It has taken me over ten years to actually say my first time having sex was rape. I did not use the term lightly, and I did not use the term because I “regretted” the relationship. When a person has said no to a specific sexual act, that means no, and to do that sexual act anyway is either sexual assault or rape, period.
Victim blaming is symptom of rape culture. As the Wikipedia article states: A typical infamous expression of victim blaming is the “asking for it” idiom, used in phrases like “a raped woman in a short skirt was asking for it.”
I had internalized the attitude that because I had put myself “in a bad situation”, I was to blame for the fact that he didn’t stop when I had already specifically said that I was not okay with being penetrated. I thought that because I had been okay with other sexual acts, it was my fault that he took the one thing that I had stated was not on the table. The fact that I spent time alone with James does not mean that I was asking for it. It does not mean that being penetrated against my will was my fault.
When most people think of rape, they think of a young woman being forcibly held down by a male stranger in a dirty dark alley, while she screams and kicks, and the male stranger beats her as he forces his way inside her. This is not the only acceptable definition of rape or sexual assault. In fact, this isn’t the most common form of rape or sexual assault.
Not all rape is immediately traumatic. Not all rape victims are left with bruises, or tears in the delicate tissues of their genitals. Not all rape victims are sobbing messes for days afterwards. But rape victims are told that because they did not exhibit all of these signs, they weren’t really raped.
As evidenced in the Rape Trauma Syndrome page on Wikipedia, there are several ways that a person responds to rape. I personally exhibited several symptoms of the acute stage, specifically numbness, bewilderment, and disorganized thought content. I also exhibited the later symptoms of phobias, panic attacks, and anxiety. But because I wasn’t physically injured and constantly crying when I came home, my claim of rape is not believed by those who were close to me at the time.
It is common in rape culture to believe that once consent to a sexual relationship is given, there can never be rape in that sexual relationship. This is patently false. If you allow someone to borrow your car once, does that mean that they would be justified in copying the key and assuming they can always have access to your car?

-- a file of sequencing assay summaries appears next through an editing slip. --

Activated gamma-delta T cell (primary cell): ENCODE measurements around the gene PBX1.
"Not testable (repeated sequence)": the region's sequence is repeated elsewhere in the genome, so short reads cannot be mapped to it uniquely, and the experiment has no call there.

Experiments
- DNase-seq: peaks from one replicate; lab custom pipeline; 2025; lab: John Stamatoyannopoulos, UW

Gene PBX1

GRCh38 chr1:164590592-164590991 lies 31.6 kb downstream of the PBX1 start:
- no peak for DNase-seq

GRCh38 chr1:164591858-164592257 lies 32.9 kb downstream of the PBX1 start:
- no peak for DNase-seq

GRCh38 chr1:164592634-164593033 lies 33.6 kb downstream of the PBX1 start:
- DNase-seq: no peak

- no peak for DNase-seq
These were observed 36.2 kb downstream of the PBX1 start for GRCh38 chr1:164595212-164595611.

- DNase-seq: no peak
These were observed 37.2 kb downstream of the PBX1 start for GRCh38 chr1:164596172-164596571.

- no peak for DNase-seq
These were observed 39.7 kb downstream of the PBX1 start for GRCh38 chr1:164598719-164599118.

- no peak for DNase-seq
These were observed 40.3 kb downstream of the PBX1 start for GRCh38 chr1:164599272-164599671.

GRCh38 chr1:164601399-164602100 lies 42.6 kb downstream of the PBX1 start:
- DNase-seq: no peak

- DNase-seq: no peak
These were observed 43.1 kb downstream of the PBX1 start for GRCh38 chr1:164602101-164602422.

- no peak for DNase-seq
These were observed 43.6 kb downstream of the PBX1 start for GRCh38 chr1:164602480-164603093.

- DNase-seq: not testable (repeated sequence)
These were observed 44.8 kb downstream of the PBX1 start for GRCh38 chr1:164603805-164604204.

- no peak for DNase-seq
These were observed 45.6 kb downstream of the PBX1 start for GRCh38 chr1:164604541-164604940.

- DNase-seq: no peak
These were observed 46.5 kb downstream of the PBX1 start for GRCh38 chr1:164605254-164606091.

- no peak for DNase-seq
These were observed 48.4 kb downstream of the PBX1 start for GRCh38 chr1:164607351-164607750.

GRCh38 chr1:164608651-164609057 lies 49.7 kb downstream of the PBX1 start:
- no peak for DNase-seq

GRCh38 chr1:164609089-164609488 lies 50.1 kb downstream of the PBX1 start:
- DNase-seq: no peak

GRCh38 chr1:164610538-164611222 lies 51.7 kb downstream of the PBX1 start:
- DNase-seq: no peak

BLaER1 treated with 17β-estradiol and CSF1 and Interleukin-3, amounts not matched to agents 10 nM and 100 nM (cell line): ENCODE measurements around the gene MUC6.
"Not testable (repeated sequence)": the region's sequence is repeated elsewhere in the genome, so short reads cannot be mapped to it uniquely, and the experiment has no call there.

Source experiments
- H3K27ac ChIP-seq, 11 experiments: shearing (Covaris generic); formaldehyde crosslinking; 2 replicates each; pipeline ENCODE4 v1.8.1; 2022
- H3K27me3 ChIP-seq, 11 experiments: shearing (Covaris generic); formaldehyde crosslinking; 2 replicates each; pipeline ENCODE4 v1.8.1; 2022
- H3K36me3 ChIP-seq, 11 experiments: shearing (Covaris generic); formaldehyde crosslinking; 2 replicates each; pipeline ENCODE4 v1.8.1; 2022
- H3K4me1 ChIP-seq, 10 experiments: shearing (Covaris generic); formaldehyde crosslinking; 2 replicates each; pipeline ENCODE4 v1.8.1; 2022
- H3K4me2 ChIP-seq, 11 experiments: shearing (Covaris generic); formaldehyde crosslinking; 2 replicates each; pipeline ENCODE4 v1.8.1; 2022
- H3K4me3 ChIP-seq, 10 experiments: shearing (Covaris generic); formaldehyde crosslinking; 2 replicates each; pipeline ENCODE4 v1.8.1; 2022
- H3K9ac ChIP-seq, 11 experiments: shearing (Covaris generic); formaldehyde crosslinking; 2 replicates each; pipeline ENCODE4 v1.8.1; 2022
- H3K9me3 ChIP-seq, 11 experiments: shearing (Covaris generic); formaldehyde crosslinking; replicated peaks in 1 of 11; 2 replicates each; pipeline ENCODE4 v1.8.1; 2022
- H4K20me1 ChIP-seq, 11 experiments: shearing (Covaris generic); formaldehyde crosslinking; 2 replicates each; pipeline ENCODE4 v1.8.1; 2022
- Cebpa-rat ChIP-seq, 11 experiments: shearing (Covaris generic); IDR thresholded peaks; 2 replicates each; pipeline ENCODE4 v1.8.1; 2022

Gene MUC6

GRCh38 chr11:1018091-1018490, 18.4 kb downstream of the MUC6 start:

In my later relationship with David, I experienced another type of rape. After drinking so much alcohol that I fell asleep, David thought that it was okay to have sex with me, despite the fact that I was completely insensate. I awoke once during this non-consensual sex, and was unable to process exactly what was happening. I disassociated from myself, and tried as hard as I could to just stop being there. But again, because we were living together and clearly had a sexual relationship, the claim of rape is not believed, specifically by my brother in his comment. Consenting to sex with a partner while entirely awake and sober does not mean that a sexual partner has perpetual consent to sex.
A similar thing happened during my year of single-hood. One particular person that I was dating also thought that it was okay to have sex with me when I was clearly unable to give consent. I had not been drinking heavily that night, and I woke up the next morning, with my bottom half naked, and next to him in an unfamiliar bed in an unfamiliar place. I did not remember most of the evening, and I did not remember how I got to this place. I don’t know if I had been drugged, or if I had somehow drank more alcohol than usual (during this time of dating, I would specifically limit myself to one drink per hour).
I do know that if I were to ever name this person, few people, if any, would believe my claim, and I don’t intend on naming him. We had spent a lot of time together in public, and were openly dating to many of our mutual friends. It would be assumed that we had an ongoing sexual relationship, when, in fact, this was the first sexual contact we’d had. I gave him the benefit of the doubt, but when the same thing happened with this man a second time, I ended things as quickly as possible, and took care to never be alone with him again.
Rape is never the fault of the person who is raped. No one is ever “asking for it”. No one ever “deserves it”. If consent is given to one type of sexual behavior, then it does not mean that consent is given to all types of sexual behavior. We, as a culture, need to stop placing blame on the victims, and start placing blame on those who commit rape.
Girls are cautioned against certain behaviors, and told that if they indulge in these behaviors, they are at fault for sexual assault and rape. When are we going to start teaching young men that they do not have the right to have sex with someone, no matter what has previously occurred in that relationship?